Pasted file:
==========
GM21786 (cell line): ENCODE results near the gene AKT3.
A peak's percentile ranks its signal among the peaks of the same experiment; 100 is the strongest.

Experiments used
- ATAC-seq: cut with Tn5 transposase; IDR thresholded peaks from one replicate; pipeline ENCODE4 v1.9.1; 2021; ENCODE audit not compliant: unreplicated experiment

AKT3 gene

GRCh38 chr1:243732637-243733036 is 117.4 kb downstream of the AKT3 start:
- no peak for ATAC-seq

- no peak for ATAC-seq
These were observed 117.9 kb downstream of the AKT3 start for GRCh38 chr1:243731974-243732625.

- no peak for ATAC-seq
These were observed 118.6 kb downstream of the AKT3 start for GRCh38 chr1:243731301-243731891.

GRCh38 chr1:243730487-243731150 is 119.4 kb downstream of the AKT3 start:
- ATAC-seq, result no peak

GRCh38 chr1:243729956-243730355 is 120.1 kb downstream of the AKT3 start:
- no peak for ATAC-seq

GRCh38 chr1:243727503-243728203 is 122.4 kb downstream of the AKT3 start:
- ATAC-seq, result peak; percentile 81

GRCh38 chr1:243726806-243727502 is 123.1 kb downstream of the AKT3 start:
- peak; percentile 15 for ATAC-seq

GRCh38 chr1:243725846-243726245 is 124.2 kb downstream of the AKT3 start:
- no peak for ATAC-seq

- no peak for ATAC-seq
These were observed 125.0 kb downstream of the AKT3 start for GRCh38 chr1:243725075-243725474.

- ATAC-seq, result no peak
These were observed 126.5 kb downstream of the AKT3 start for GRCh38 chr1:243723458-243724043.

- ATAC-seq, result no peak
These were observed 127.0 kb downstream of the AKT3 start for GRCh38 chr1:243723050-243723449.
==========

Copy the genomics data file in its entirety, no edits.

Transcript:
GM21786 (cell line): ENCODE results near the gene AKT3.
A peak's percentile ranks its signal among the peaks of the same experiment; 100 is the strongest.

Experiments used
- ATAC-seq: cut with Tn5 transposase; IDR thresholded peaks from one replicate; pipeline ENCODE4 v1.9.1; 2021; ENCODE audit not compliant: unreplicated experiment

AKT3 gene

GRCh38 chr1:243732637-243733036 is 117.4 kb downstream of the AKT3 start:
- no peak for ATAC-seq

- no peak for ATAC-seq
These were observed 117.9 kb downstream of the AKT3 start for GRCh38 chr1:243731974-243732625.

- no peak for ATAC-seq
These were observed 118.6 kb downstream of the AKT3 start for GRCh38 chr1:243731301-243731891.

GRCh38 chr1:243730487-243731150 is 119.4 kb downstream of the AKT3 start:
- ATAC-seq, result no peak

GRCh38 chr1:243729956-243730355 is 120.1 kb downstream of the AKT3 start:
- no peak for ATAC-seq

GRCh38 chr1:243727503-243728203 is 122.4 kb downstream of the AKT3 start:
- ATAC-seq, result peak; percentile 81

GRCh38 chr1:243726806-243727502 is 123.1 kb downstream of the AKT3 start:
- peak; percentile 15 for ATAC-seq

GRCh38 chr1:243725846-243726245 is 124.2 kb downstream of the AKT3 start:
- no peak for ATAC-seq

- no peak for ATAC-seq
These were observed 125.0 kb downstream of the AKT3 start for GRCh38 chr1:243725075-243725474.

- ATAC-seq, result no peak
These were observed 126.5 kb downstream of the AKT3 start for GRCh38 chr1:243723458-243724043.

- ATAC-seq, result no peak
These were observed 127.0 kb downstream of the AKT3 start for GRCh38 chr1:243723050-243723449.